Maricopa County attorney warns about effects of DOJ police oversight

PHOENIX — Maricopa County Attorney Rachel Mitchell on Wednesday warned that prosecuting criminals from Phoenix could become more difficult in the future if the U.S. Justice Department takes steps to oversee the Phoenix Police Department. Phoenix police are the target of a civil rights investigation by the DOJ, which is investigating whether officers use excessive force, retaliate against protesters and respect the rights of the homeless and mentally ill.

City officials said the investigation by the DOJ is still ongoing and there is no firm date of its conclusion. Any announcement following the investigation would indicate whether investigators believe civil rights violations occurred, and what the DOJ intends to do to fix the problems. Phoenix city and police leaders would need to sign off on any remedy. It’s called a consent decree. It’s an agreement that usually includes the DOJ assigning a monitor to the department to ensure changes are being made. “What I learned working behind the scenes with DOJ gave me a lot of concern,” said Bob Scales, who worked in the city attorney’s office in Seattle when that city went through a similar process.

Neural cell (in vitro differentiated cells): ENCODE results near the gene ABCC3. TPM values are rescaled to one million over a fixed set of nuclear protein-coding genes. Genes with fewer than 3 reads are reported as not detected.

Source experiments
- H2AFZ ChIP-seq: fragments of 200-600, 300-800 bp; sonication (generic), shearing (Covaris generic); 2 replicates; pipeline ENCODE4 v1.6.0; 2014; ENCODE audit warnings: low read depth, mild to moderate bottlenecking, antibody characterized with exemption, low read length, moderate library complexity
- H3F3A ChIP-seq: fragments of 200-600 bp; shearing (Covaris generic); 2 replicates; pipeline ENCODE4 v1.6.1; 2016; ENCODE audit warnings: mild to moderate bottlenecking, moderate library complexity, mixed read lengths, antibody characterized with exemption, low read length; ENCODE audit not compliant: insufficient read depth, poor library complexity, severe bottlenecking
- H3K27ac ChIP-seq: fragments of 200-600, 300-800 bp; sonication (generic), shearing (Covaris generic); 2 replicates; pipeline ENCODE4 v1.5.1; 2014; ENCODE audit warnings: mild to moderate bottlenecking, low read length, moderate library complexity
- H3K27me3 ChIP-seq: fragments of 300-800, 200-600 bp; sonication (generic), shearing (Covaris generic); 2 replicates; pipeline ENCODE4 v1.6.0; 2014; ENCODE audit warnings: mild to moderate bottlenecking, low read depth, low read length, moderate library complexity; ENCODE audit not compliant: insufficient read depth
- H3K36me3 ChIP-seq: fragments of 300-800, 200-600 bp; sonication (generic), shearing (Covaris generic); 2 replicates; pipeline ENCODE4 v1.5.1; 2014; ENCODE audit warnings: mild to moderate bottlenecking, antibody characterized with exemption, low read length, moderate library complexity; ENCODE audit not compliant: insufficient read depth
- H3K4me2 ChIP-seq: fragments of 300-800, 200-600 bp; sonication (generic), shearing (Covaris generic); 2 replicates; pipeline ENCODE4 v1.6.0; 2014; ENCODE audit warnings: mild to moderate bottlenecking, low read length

Scales says the result was expensive, is ongoing and he believes resulted in less effective policing. “It cost over $200 million and it’s taken 11 years, and they’re still not out of the consent decree,” said Scales.

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